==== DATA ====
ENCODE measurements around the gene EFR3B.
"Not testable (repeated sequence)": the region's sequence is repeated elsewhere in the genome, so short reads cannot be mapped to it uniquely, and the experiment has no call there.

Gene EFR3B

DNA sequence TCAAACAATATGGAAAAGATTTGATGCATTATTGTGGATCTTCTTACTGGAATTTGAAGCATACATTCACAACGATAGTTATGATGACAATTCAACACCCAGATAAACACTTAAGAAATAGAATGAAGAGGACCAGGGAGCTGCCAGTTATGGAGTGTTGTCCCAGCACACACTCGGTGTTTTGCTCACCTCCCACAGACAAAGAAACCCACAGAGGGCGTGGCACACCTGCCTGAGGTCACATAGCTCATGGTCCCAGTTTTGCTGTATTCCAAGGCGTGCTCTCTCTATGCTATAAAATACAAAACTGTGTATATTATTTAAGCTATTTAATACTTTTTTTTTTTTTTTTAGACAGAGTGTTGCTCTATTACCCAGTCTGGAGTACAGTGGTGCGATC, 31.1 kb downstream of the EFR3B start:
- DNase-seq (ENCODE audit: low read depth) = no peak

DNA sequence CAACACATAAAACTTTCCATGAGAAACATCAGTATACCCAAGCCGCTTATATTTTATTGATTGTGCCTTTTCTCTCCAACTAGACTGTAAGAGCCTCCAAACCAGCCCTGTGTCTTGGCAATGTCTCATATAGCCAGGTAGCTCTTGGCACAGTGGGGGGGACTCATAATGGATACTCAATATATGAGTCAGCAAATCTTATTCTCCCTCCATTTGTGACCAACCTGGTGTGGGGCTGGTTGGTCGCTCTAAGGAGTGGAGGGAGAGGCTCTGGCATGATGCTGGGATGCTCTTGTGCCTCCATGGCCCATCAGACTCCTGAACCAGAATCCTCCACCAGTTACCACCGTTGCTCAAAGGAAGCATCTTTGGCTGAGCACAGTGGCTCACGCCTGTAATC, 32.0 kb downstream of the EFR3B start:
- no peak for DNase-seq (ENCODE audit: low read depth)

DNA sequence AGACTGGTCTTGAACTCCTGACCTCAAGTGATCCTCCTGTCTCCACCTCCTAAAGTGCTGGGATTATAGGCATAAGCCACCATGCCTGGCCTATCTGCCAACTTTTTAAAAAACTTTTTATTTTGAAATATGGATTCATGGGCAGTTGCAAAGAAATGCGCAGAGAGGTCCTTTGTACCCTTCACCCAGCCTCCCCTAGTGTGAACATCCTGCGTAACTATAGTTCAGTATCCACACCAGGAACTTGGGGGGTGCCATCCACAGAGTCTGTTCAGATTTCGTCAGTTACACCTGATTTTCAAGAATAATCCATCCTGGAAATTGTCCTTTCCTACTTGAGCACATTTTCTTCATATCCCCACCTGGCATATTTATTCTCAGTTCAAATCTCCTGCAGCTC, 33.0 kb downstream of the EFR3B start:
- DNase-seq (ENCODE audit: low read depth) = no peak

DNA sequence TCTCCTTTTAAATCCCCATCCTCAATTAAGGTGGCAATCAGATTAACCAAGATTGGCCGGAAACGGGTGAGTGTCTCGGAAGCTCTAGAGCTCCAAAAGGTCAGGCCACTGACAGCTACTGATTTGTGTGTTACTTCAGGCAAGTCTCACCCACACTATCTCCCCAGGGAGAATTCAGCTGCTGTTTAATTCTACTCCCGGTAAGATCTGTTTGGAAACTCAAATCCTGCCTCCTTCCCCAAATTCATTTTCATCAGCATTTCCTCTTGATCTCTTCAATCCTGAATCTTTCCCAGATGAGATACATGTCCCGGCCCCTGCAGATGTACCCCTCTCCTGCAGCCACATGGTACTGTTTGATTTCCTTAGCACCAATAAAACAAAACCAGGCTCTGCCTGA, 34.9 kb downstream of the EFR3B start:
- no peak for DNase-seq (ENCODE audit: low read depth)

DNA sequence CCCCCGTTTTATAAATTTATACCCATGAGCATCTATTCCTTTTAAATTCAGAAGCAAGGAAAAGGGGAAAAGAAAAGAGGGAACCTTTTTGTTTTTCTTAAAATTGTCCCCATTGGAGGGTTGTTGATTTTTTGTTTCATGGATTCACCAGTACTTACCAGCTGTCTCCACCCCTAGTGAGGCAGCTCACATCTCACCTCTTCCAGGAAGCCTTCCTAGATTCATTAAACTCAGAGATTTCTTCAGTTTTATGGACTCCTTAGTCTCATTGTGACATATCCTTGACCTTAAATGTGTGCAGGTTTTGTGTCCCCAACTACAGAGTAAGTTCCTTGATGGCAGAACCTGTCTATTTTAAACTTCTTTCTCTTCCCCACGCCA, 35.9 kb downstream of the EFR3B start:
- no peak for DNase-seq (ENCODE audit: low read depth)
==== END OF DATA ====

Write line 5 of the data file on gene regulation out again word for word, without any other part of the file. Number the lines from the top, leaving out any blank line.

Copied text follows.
- DNase-seq (ENCODE audit: low read depth) = no peak